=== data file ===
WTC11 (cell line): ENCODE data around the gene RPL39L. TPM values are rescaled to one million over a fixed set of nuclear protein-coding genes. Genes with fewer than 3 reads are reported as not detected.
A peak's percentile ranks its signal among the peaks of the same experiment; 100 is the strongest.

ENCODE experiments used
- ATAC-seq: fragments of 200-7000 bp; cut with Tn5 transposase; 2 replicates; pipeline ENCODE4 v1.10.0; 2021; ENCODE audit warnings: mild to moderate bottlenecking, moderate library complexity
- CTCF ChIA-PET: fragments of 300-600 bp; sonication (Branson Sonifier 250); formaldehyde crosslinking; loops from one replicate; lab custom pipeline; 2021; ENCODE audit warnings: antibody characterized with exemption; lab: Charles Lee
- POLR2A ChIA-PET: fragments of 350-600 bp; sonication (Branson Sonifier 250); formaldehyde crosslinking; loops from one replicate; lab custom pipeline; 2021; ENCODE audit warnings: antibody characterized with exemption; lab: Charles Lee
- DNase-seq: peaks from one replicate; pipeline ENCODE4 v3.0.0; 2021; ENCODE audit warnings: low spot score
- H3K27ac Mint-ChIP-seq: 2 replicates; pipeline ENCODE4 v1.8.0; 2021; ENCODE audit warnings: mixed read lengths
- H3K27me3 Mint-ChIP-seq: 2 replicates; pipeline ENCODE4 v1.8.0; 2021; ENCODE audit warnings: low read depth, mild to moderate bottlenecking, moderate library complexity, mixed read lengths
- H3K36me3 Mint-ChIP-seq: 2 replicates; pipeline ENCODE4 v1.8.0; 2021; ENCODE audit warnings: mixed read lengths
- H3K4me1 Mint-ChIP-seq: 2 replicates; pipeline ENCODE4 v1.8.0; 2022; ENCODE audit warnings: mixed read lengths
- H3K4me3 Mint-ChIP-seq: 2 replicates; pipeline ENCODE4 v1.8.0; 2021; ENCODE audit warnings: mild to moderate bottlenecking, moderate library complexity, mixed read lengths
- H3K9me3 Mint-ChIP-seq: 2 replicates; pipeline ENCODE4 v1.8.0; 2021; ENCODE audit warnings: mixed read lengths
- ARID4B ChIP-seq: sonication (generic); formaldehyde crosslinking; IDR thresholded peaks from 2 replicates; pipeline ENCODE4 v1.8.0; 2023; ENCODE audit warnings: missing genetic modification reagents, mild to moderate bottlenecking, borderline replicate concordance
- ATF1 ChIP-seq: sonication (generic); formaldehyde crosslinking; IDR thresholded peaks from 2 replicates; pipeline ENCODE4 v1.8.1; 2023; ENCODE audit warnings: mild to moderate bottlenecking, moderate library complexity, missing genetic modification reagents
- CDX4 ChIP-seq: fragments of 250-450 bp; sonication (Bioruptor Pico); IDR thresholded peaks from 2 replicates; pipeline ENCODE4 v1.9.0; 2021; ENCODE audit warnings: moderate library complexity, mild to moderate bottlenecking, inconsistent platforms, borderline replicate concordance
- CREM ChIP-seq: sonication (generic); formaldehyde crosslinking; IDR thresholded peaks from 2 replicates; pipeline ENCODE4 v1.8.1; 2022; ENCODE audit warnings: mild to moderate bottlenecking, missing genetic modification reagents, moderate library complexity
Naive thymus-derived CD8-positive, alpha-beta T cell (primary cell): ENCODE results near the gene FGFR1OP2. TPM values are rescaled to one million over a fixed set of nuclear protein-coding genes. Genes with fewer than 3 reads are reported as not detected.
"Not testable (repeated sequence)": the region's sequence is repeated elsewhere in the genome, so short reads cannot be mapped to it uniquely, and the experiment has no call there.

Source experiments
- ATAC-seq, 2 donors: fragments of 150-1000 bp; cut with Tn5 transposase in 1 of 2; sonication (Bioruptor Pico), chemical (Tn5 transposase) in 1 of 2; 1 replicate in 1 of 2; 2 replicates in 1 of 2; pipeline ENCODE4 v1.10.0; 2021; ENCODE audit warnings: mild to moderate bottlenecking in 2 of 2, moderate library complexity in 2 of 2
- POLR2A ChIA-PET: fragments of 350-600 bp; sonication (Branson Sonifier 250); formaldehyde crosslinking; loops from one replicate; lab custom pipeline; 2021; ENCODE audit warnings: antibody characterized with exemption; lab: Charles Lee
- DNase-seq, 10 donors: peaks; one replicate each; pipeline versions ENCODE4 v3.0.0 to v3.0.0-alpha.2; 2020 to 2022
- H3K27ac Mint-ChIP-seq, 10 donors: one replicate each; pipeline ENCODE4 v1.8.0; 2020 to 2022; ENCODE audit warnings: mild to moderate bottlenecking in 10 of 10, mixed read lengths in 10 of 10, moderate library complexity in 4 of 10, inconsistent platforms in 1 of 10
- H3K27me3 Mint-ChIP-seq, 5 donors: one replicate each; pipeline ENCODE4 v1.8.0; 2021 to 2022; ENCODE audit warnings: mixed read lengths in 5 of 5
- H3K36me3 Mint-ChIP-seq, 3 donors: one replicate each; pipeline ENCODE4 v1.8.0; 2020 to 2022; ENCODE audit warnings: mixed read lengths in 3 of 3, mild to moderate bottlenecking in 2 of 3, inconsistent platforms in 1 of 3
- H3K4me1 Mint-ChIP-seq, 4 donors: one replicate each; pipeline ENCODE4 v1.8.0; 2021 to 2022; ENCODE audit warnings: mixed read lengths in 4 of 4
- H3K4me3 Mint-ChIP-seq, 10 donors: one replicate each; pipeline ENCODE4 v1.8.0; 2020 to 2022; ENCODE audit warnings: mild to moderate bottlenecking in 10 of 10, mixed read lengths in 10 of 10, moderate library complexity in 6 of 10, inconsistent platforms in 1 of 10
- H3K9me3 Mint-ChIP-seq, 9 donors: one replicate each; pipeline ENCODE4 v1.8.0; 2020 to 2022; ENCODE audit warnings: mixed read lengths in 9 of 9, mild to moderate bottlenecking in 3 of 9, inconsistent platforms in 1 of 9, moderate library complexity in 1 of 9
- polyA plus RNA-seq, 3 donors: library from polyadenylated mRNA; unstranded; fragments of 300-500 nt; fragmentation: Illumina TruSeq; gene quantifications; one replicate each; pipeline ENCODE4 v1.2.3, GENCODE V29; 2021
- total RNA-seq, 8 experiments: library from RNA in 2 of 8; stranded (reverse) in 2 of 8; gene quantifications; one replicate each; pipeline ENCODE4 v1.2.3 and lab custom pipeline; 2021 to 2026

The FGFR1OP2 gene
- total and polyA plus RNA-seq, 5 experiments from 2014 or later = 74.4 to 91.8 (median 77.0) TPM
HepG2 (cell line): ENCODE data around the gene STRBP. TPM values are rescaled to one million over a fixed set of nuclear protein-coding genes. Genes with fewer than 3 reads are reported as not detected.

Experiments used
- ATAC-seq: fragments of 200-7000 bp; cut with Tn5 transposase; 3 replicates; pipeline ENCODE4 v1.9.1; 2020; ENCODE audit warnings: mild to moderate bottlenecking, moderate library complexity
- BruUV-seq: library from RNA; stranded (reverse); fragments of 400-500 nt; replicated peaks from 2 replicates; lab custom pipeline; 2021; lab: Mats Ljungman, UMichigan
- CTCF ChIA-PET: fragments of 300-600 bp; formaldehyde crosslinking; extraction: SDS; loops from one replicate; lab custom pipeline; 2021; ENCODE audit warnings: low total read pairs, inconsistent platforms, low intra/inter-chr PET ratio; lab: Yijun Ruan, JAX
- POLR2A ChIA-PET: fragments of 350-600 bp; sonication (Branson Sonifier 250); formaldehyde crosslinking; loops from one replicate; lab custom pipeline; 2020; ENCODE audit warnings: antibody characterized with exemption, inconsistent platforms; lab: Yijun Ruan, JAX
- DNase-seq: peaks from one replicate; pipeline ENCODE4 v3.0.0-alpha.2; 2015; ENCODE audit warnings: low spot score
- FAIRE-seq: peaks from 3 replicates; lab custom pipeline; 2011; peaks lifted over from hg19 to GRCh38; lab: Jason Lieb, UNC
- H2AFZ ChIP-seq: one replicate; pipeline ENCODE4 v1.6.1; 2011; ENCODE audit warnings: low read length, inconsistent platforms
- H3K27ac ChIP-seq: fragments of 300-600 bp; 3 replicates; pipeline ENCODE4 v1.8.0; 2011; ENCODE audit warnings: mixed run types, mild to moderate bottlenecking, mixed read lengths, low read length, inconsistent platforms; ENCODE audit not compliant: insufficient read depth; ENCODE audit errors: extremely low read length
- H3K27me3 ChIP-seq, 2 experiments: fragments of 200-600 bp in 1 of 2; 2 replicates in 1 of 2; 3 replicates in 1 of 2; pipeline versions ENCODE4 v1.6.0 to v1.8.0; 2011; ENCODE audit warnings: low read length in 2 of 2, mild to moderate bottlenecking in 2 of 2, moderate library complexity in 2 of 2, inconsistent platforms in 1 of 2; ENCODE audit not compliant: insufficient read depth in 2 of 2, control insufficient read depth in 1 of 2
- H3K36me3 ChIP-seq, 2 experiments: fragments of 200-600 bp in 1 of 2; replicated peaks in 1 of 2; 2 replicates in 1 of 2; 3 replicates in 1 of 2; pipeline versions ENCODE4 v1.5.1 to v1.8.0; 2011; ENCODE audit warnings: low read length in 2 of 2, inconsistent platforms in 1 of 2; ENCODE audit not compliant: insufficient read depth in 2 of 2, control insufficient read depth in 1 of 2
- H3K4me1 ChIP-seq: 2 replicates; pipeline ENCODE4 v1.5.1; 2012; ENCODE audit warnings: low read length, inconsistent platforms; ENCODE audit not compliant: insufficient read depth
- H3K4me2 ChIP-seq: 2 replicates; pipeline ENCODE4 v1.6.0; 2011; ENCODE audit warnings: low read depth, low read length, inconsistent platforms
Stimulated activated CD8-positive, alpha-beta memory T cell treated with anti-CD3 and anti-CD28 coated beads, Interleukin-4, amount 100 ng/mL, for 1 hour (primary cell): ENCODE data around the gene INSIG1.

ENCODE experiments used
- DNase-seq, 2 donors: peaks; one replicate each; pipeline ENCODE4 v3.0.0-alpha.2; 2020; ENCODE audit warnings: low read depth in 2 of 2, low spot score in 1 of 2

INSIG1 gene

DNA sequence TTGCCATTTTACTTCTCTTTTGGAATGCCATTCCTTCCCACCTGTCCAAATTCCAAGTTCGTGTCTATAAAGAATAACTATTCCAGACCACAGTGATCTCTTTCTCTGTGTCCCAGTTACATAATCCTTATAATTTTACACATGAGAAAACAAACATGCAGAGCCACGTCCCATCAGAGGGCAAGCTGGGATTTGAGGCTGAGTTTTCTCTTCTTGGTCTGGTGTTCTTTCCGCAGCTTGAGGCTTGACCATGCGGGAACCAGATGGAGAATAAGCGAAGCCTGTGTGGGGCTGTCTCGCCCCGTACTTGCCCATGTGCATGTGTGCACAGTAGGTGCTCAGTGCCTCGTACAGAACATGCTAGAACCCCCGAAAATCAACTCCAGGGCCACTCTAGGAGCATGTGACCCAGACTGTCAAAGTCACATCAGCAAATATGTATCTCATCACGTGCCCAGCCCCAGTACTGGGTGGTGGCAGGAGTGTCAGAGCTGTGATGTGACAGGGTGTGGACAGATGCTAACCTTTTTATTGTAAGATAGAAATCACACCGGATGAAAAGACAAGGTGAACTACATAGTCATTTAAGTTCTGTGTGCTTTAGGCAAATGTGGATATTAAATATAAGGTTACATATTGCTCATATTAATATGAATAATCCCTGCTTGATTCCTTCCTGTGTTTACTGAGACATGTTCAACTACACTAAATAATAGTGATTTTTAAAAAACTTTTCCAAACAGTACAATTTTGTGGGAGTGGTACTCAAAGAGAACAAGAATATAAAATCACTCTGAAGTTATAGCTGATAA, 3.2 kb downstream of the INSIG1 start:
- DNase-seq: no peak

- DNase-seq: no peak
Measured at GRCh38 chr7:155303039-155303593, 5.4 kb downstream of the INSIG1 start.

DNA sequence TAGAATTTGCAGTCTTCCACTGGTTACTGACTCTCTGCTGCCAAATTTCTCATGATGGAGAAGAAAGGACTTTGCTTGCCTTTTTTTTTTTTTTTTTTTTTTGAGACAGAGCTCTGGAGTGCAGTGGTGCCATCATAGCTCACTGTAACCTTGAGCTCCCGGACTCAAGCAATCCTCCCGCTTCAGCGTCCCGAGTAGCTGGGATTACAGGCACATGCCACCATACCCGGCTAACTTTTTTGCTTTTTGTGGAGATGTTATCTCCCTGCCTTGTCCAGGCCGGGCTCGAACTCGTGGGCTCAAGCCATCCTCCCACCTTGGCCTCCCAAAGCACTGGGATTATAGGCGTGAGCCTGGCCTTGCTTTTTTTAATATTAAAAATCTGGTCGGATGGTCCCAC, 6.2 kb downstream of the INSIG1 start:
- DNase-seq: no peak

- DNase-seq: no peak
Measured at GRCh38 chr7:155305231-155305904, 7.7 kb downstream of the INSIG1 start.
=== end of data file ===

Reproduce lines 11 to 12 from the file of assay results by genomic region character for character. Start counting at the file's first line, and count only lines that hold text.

- H3K4me1 Mint-ChIP-seq: 2 replicates; pipeline ENCODE4 v1.8.0; 2022; ENCODE audit warnings: mixed read lengths
- H3K4me3 Mint-ChIP-seq: 2 replicates; pipeline ENCODE4 v1.8.0; 2021; ENCODE audit warnings: mild to moderate bottlenecking, moderate library complexity, mixed read lengths